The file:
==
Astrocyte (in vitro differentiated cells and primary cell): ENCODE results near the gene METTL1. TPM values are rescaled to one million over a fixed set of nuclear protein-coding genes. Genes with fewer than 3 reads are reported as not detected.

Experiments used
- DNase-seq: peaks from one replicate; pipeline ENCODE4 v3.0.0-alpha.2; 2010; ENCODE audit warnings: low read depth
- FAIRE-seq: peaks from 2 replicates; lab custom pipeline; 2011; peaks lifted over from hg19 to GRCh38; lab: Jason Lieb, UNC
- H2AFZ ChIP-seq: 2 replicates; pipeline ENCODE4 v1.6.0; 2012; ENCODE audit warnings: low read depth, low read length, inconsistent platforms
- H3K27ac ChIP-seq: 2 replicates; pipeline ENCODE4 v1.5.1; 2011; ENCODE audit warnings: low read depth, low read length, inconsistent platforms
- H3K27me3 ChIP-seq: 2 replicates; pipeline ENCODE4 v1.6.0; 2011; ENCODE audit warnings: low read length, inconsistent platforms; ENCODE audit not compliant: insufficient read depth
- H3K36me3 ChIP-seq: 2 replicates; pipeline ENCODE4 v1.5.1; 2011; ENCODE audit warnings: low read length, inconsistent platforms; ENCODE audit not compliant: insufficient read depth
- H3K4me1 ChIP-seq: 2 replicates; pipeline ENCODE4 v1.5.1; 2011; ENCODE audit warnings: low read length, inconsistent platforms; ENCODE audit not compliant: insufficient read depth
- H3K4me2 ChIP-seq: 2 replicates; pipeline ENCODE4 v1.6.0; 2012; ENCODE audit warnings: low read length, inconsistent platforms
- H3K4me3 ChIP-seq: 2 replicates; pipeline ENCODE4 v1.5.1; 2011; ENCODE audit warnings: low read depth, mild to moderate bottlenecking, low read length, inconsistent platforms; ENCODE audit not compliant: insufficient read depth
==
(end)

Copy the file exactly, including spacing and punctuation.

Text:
Astrocyte (in vitro differentiated cells and primary cell): ENCODE results near the gene METTL1. TPM values are rescaled to one million over a fixed set of nuclear protein-coding genes. Genes with fewer than 3 reads are reported as not detected.

Experiments used
- DNase-seq: peaks from one replicate; pipeline ENCODE4 v3.0.0-alpha.2; 2010; ENCODE audit warnings: low read depth
- FAIRE-seq: peaks from 2 replicates; lab custom pipeline; 2011; peaks lifted over from hg19 to GRCh38; lab: Jason Lieb, UNC
- H2AFZ ChIP-seq: 2 replicates; pipeline ENCODE4 v1.6.0; 2012; ENCODE audit warnings: low read depth, low read length, inconsistent platforms
- H3K27ac ChIP-seq: 2 replicates; pipeline ENCODE4 v1.5.1; 2011; ENCODE audit warnings: low read depth, low read length, inconsistent platforms
- H3K27me3 ChIP-seq: 2 replicates; pipeline ENCODE4 v1.6.0; 2011; ENCODE audit warnings: low read length, inconsistent platforms; ENCODE audit not compliant: insufficient read depth
- H3K36me3 ChIP-seq: 2 replicates; pipeline ENCODE4 v1.5.1; 2011; ENCODE audit warnings: low read length, inconsistent platforms; ENCODE audit not compliant: insufficient read depth
- H3K4me1 ChIP-seq: 2 replicates; pipeline ENCODE4 v1.5.1; 2011; ENCODE audit warnings: low read length, inconsistent platforms; ENCODE audit not compliant: insufficient read depth
- H3K4me2 ChIP-seq: 2 replicates; pipeline ENCODE4 v1.6.0; 2012; ENCODE audit warnings: low read length, inconsistent platforms
- H3K4me3 ChIP-seq: 2 replicates; pipeline ENCODE4 v1.5.1; 2011; ENCODE audit warnings: low read depth, mild to moderate bottlenecking, low read length, inconsistent platforms; ENCODE audit not compliant: insufficient read depth